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My Name Is Joe (1998)

His name is Joe, and hes an alcoholic

Rating: 7/10

Running Time: 105 minutes

UK Certificate: 12


“My Name Is Joe” certainly has plenty of admirers, but I'm guessing the Glasgow Tourist Board isn't one of them. Their catchphrase is, after all, “Glasgow's Smiles Better” – but you'd be hard pushed to find many smiles in here. Then again, it IS a Ken Loach film – which basically means disappointment for anyone expecting a tale about pink fluffy elephants who spend their days picking flowers and hugging. Nobody does gritty realism like Loach.

The working class sort-of-hero depicted in this one is reformed alcoholic Joe (Peter Mullan), a ned-with-a-heart who coaches a local pub football team full of cheeky Weegie scamps. Joe's life finally seems to be heading along the right lines when he falls for nicey-nicey social worker Sarah (Louise Goodall). Unfortunately, it's not long before the bubble bursts. One of his players, Liam (David McKay), gets mixed up with the local stereotypical hardman gangster (David Hayman) and it looks like there's going to be knee-cappings all round. That is unless Joe can find a solution – which, it has to be said, never looks anything other than extremely unlikely.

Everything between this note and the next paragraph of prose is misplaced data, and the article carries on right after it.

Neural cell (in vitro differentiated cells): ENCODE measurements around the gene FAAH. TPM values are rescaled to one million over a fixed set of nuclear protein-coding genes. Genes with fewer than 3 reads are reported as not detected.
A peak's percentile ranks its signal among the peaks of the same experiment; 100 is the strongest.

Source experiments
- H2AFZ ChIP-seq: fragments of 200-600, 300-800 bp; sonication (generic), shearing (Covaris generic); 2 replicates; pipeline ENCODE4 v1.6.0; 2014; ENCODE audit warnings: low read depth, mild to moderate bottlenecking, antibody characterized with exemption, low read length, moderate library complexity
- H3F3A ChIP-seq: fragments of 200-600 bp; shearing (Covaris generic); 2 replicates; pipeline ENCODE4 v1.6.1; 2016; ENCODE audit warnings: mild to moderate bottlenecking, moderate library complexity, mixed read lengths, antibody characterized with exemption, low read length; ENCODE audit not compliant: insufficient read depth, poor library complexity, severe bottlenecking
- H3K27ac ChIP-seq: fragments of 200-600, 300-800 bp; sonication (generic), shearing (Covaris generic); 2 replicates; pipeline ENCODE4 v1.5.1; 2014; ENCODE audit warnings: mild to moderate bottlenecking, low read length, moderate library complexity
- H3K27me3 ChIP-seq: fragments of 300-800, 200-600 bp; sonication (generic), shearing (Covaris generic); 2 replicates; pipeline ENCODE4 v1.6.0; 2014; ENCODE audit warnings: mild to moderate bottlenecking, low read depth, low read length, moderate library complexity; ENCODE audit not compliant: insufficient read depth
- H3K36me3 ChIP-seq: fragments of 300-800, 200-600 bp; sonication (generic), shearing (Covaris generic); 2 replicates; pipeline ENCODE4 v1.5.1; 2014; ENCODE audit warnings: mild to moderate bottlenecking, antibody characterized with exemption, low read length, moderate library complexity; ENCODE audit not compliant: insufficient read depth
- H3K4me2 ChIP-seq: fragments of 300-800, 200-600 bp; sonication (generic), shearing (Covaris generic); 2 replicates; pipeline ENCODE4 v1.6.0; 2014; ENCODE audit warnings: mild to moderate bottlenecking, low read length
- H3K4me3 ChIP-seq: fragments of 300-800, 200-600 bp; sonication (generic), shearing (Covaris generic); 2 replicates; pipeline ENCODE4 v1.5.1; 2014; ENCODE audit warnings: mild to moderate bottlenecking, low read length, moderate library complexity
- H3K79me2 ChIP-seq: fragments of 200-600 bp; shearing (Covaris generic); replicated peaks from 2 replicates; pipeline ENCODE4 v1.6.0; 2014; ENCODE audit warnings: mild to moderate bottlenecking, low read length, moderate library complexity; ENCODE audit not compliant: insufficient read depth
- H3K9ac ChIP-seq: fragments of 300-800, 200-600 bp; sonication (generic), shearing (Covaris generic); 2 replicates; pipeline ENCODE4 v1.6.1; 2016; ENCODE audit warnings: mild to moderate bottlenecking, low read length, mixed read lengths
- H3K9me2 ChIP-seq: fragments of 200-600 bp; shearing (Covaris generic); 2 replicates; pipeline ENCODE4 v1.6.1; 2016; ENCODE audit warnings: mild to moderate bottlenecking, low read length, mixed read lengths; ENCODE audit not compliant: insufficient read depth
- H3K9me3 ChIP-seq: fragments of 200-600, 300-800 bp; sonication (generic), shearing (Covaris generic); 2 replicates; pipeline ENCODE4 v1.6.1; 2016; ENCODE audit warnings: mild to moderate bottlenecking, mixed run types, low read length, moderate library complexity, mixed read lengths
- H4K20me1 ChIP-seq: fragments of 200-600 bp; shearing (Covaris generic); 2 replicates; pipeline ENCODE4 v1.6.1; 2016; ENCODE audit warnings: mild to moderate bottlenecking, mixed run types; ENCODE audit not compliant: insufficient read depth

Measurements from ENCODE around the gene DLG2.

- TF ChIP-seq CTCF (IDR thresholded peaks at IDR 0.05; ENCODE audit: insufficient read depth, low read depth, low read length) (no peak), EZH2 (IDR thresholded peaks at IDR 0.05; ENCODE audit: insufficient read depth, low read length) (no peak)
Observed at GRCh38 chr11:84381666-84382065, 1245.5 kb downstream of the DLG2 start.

Loach delves deep into a squalid world of drug addiction, prostitution, giro-cashing and, perhaps most disturbingly of all, some incredibly bad football-playing. The romance that develops between Joe and Sarah is entirely believable, and Loach throws in just enough occasional humour to stop you from throwing yourself through a nearby window and subsequently missing the predictably bleak climax.

This film needed subtitles in most parts of the world and, unless you speak fluent Glaswegian (i.e. you say “by the way” a lot), you won't find that at all surprising. This is hard-going stuff, but undeniably contains some fantastic acting, most notably from Mullan (who picked up Best Actor at Cannes for his troubles). Others among the ensemble are Gary Lewis (best known as Billy Elliot's dad), “Rushmore” delinquent Stephen McCole and, best of all as far as I'm concerned, Deacon Blue songstress Lorraine McIntosh.

It's Got: One of the most unconvincing heists in film history, involving a minibus, beer bellies and some boxes of Brazilian football strips.

It Needs: To ditch the "Childrens Film Foundation"-style music.

DVD Extras A couple of trailers and some interviews. DVD Extras Rating: 2/10


Poignant, gritty and realistic, but also extremely tough on the eye.